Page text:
The Mitchell paradox

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It is too early to evaluate the direction the Mitchell mission is taking. Mitchell’s preliminary visit, immediately after the war in Gaza and just days before Israel’s elections, can only be defined as an orientation tour. Hence at this early date, we can address the Mitchell mission only in terms of the direction George Mitchell appears to be headed.

Based on this first foray into the region, Mitchell’s mission can already be characterized as enveloped in a paradox: he is not addressing all those Middle East actors who will have to be addressed if progress is to be achieved and if the principles laid out by President Barack Obama for dealing with the Middle East are to be honored.

Here we must recall the backdrop to Mitchell’s appointment and examine the course of this first visit. Back in 2001, it was Mitchell who coined a certain equation linking cessation of both Palestinian violence and Israeli settlement expansion. In the ensuing years, US President George W. Bush and Israeli PM Ariel Sharon managed to address that equation in rather unique terms: total rejection of Palestinian violence, a wink and a nod at settlement expansion, but also–the removal of all the settlements from the Gaza Strip.

This, and Hamas’ takeover of power in Gaza, put the focus on the West Bank, where President Mahmoud Abbas and PM Salam Fayyad have resolutely worked against Palestinian violence despite the absence of movement by Sharon’s successor, Ehud Olmert, on the settlement issue. Now the legitimacy of the Abbas/Fayyad duo is called into question by the expiration, several weeks ago, of Abbas’ term of office. In parallel, Egypt is renewing efforts to establish a Palestinian unity government, which will almost certainly lead to Palestinian elections as well.

So Mitchell is really waiting for not one but two very relevant governments to resolve the issue of their composition. For this reason, and because of the humanitarian aftermath of the war in Gaza, the practical focus of his first visit was on the need to formulate and implement new arrangements for Gaza: prevention of weapons smuggling on the one hand, but facilitation of reconstruction aid on the other.

One additional background factor is relevant here. Mitchell excelled in his mediation role in Northern Ireland because of his legendary patience and readiness to listen to all parties to a conflict and include them in its resolution. (A second background factor, the fact that Mitchell differs from most of his predecessors in the Middle East role in that he is of Arab rather than Jewish background, is of doubtful relevance. He can be expected to promote American interests, just as his Jewish predecessors did.)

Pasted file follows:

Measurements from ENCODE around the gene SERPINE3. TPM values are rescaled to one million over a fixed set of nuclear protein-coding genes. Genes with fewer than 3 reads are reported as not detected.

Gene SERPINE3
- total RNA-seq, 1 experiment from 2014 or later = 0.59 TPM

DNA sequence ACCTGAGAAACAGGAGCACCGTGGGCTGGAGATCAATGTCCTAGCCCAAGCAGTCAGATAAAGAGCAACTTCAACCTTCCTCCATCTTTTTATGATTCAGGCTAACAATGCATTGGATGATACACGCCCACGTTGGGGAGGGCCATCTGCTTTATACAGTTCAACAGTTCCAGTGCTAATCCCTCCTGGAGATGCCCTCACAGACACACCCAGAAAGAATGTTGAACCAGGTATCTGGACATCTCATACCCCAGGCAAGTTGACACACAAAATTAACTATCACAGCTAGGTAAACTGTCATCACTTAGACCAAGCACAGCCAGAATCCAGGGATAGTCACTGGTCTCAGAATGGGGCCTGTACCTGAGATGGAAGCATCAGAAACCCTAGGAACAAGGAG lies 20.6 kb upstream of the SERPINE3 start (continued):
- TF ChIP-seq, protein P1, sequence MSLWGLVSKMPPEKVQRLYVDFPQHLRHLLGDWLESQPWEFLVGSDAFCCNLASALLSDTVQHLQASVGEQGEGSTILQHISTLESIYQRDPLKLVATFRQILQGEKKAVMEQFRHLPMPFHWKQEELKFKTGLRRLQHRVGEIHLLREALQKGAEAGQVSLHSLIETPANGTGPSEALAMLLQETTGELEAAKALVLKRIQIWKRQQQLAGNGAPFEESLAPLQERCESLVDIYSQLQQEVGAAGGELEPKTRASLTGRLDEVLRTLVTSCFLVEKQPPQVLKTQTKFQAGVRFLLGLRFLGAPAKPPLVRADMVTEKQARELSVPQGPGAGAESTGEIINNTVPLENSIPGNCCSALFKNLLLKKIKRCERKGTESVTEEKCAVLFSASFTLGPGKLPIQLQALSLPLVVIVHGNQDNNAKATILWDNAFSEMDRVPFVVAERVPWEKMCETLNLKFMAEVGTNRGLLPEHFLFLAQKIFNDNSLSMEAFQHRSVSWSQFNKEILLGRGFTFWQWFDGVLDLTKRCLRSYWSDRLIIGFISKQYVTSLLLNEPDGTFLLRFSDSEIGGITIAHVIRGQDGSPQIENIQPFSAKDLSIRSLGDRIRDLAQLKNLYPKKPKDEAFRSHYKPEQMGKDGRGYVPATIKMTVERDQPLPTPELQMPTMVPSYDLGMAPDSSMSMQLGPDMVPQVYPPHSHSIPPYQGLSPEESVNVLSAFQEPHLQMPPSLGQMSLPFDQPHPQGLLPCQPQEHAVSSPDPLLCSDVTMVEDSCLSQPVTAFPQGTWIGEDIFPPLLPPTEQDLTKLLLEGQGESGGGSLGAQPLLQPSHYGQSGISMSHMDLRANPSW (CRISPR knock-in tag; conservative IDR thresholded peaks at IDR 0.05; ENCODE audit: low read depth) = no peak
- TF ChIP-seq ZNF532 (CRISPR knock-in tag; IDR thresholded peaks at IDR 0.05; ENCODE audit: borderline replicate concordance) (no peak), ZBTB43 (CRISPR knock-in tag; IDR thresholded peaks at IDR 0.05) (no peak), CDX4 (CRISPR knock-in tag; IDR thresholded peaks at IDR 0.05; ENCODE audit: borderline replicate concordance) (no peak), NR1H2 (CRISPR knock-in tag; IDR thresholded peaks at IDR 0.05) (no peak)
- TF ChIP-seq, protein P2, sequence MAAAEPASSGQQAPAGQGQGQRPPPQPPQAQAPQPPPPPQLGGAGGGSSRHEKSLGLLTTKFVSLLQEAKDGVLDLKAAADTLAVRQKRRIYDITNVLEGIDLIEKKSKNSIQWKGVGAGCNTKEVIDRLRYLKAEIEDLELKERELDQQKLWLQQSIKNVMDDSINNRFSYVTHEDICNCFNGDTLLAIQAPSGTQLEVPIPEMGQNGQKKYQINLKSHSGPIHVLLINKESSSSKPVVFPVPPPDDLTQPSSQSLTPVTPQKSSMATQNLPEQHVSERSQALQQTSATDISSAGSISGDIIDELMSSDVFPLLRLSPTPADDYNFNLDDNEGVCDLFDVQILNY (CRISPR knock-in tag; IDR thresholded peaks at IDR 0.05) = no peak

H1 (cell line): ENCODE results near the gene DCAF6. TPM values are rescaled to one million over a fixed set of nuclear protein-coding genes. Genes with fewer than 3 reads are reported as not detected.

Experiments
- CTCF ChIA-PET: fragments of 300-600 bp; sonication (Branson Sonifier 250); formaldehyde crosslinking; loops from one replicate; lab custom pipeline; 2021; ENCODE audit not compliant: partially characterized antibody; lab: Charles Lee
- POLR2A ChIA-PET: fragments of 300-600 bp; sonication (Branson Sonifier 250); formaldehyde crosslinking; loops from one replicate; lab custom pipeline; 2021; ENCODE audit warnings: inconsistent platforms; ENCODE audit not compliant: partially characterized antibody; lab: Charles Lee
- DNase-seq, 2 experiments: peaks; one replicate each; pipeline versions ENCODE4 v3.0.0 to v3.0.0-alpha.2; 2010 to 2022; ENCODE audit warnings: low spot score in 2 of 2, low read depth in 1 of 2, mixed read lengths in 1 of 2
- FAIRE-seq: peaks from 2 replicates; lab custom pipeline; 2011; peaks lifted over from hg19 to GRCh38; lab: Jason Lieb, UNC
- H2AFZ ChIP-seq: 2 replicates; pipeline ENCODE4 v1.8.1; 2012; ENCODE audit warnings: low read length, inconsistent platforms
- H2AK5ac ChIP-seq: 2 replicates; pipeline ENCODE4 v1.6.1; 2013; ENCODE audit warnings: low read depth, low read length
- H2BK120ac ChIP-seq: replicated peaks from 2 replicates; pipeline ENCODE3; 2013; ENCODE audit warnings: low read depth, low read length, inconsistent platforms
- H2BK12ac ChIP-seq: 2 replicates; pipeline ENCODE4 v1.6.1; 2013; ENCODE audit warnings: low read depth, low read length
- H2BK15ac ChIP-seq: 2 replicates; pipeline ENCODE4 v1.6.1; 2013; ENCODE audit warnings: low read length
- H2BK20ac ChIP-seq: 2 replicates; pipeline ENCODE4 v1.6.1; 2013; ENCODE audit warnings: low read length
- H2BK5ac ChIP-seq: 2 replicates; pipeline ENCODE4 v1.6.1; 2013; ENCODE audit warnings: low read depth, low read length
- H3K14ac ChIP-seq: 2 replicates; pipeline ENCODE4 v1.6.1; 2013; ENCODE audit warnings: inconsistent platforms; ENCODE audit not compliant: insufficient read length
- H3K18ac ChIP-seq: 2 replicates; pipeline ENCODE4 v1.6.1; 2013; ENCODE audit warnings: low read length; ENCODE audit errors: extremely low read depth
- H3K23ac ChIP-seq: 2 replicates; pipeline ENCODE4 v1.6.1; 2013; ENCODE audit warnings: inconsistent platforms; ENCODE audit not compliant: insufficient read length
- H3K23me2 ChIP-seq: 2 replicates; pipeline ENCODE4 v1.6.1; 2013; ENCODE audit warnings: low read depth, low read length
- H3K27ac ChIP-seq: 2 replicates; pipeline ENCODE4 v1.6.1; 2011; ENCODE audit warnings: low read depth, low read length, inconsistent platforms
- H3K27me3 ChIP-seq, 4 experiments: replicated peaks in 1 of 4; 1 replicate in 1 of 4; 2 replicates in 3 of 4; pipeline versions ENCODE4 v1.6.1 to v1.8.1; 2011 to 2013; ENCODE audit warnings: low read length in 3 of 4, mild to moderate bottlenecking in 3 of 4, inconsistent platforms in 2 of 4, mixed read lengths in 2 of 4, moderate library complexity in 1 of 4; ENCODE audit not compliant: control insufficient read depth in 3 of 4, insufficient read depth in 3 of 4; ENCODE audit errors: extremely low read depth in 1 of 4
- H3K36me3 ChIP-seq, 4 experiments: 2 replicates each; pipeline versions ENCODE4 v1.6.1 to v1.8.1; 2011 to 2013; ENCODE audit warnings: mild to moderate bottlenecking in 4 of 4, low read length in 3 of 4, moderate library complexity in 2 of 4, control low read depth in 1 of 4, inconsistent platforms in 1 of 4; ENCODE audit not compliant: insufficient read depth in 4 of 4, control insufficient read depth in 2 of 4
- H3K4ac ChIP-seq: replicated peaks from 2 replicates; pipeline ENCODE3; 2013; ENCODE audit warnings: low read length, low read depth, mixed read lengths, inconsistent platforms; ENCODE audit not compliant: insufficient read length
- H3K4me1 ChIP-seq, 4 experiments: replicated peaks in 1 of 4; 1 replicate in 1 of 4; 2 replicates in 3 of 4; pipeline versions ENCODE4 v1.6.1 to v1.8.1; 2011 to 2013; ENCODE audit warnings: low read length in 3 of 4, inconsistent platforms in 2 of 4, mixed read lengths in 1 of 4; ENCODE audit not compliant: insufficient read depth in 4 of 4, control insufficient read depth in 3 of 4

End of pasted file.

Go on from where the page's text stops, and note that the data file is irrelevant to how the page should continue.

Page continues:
Here we arrive at the paradox of Mitchell’s mission, at least as manifested in his first visit. Mitchell ostensibly represents both Obama’s readiness to talk to America’s Islamist adversaries as well as his own legacy of including all combatants. In addition, he concentrated during this visit on ways to channel reconstruction aid into the Gaza Strip. Moreover, his mandate presumably includes not only Israeli-Palestinian but Israel-Syria issues as well.

Yet Mitchell did not attempt to talk to Hamas or even visit the Strip during the visit. Like many others in the West and the Arab world, he appears to believe it is possible to rebuild Gaza yet ignore its (Hamas) government. His itinerary took him to Ramallah, Cairo, Amman and Riyadh–but not to Damascus. He cancelled a visit to Turkey after a high-level Israeli-Turkish clash at the Davos World Economic Forum–as if this somehow rendered Ankara’s own Middle East mediation efforts, past and future, less relevant.

A Mitchell visit to Gaza, Damascus or Ankara would not in any way have betrayed Israel or the administration’s basic undertaking regarding Israel’s security. On the contrary, it would have served them. If Obama and his emissary for Arab-Israel affairs intend to represent a new and refreshing departure in America’s approach to the Middle East, Mitchell’s first visit was not characteristic of this approach. It seemed to reflect attitudes regarding the identity of America’s interlocutors that characterized the Bush era.

Let’s hope this is not a harbinger of things to come.

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Yossi Alpher is a former director of the Jaffee Center for Strategic Studies at Tel Aviv University and a former senior adviser to Prime Minister Barak. He is featured on Media Monitors Network (MMN) with the courtesy of Bitter Lemons.

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